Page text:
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On Aug. 30, the Progressive Conservative provincial government announced a new directive mandating all Ontario universities to “develop, implement and comply” with formal free speech policies by January 2019. According to the official statement, if a university is not compliant, the particular institution may be subject to a reduction in operating grant funding.

In June, McMaster released updated freedom of expression guidelines for event organizers and participants following an ad-hoc committee report and first draft. As of now, it is unclear whether these guidelines qualify as a policy under the new directive.

“We are hopeful that this guidance document will meet the needs of the government,” said McMaster director of communications Gord Arbeau. “We are waiting to hear back from the province about the specifics around that directive that was issued a few weeks ago.”

Both the McMaster Student Union and Canadian Union of Public Employees 3906 which represents sessional faculty, post-doc fellows and teaching assistants, have objected to the Ford government’s mandate and McMaster’s current stance on the issue of freedom of expression.

In particular, MSU president Ikram Farah stated that she acknowledges concerns from students who feel that the directive for a mandatory free speech policy could suppress the voices of marginalized communities.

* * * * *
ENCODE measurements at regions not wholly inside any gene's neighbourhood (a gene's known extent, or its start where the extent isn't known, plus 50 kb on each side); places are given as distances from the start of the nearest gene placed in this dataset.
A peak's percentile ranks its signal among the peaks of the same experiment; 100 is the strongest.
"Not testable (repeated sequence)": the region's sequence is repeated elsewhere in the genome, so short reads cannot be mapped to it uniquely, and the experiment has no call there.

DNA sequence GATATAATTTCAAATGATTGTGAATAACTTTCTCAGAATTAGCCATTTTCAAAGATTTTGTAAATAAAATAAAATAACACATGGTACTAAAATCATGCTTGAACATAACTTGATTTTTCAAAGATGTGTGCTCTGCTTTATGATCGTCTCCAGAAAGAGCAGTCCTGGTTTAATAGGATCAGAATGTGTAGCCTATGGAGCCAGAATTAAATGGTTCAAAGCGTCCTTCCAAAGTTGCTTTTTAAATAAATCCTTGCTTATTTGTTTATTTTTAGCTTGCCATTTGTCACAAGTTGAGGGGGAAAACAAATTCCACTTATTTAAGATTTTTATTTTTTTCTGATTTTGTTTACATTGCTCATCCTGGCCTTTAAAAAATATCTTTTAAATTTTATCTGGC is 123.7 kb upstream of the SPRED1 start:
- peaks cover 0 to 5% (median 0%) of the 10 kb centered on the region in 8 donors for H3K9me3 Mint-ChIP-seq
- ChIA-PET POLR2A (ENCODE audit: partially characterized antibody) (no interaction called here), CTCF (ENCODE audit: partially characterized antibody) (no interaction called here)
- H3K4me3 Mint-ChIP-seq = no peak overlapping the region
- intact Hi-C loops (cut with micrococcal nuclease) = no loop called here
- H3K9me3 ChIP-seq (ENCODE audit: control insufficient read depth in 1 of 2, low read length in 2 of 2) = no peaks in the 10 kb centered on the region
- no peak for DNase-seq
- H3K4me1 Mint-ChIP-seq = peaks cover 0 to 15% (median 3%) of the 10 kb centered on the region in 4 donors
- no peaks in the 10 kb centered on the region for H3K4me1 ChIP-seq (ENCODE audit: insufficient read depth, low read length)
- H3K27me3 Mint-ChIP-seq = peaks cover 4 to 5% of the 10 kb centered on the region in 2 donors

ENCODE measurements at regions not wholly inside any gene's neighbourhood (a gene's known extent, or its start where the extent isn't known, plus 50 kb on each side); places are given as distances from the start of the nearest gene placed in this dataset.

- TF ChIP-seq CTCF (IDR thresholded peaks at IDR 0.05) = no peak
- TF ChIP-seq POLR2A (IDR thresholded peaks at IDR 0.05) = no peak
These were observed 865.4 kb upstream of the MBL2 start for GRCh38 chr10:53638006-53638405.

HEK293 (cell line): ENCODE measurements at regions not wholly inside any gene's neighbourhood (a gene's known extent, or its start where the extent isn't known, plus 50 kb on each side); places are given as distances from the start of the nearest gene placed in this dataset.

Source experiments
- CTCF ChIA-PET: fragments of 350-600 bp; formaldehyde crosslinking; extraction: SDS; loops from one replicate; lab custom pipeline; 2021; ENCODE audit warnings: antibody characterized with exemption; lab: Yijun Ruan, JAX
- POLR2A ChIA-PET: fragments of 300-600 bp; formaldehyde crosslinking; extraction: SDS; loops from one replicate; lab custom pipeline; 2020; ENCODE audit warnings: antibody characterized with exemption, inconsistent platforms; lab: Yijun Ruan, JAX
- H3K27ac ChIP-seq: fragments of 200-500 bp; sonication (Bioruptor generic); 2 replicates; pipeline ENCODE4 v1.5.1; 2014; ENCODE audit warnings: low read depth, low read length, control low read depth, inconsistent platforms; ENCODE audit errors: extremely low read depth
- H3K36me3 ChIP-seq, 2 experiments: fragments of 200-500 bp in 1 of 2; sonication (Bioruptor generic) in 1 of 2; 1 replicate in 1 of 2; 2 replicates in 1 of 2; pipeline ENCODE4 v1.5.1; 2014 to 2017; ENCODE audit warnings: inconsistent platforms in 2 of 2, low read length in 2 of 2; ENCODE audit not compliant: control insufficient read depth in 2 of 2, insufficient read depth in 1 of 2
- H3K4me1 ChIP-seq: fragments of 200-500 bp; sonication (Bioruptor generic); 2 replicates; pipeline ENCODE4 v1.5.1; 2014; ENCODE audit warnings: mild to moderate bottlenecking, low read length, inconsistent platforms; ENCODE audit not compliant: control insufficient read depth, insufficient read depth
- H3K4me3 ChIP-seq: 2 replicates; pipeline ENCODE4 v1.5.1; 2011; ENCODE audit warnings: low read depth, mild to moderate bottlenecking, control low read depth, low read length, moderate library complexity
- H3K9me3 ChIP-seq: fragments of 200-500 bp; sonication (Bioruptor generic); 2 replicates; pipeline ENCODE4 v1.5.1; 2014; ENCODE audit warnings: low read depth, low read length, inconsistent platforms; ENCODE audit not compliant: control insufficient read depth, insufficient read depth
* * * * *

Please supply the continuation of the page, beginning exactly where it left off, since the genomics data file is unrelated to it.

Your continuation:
“What I have heard from marginalized and racialized students is that there is a fear that free speech legislation will be used to further limit the ability to call attention to truths,” said Farah.

Nathan Todd, CUPE 3906 recording secretary, also expresses concern with the province-mandated policy. In particular, CUPE 3906 stands with the official CUPE 3906 stance that the free speech policy could negatively affect marginalized communities and actually prevent freedom of expression.

“Our main concern is that it could give the university too much power to prevent things like organizing and mobilizing,” said Todd.

CUPE 3906 is specifically worried that the current McMaster free speech guidelines and any future policy will limit protest.

“We released a response to that policy and our policy is essentially the same for this one for Doug Ford, which is that it is actually quite anti-free speech in a lot of ways and hasn’t been developed or implemented responsibly or democratically,” said Todd.

The Student Representative Assembly unanimously passed a motion in June stipulating that the MSU “advocate to the university that continuous revisions be made” to the freedom of expression guidelines.

At the Sept. 23 SRA meeting, Farah urged SRA caucus members to actively gather student feedback on the issue.

“Should it be a policy, at least let it be the best guidance document possible that is reflective of the students who will be affected by it most,” said Farah.

CUPE 3906 has been taking action by coordinating with its union members to establish a formal response to the new policy.  

Despite the MSU and CUPE 3906’s objections to the university’s stance on free expression, McMaster stands by its guidelines and commitment to “open and civil discourse.” Nevertheless, the university is willing to hear out different sides on the matter and even amend the current guiding document.

“If someone came forward with other ways of improving that document or with suggestions on how that document could be better understood or positioned, then absolutely we would be open to considering that,” said Arbeau.

For now, the university is waiting to hear back from the provincial government. By imposing a firm directive and a short timeline, the Ford government has brought the subject of free speech back front and centre at McMaster and across Ontario.

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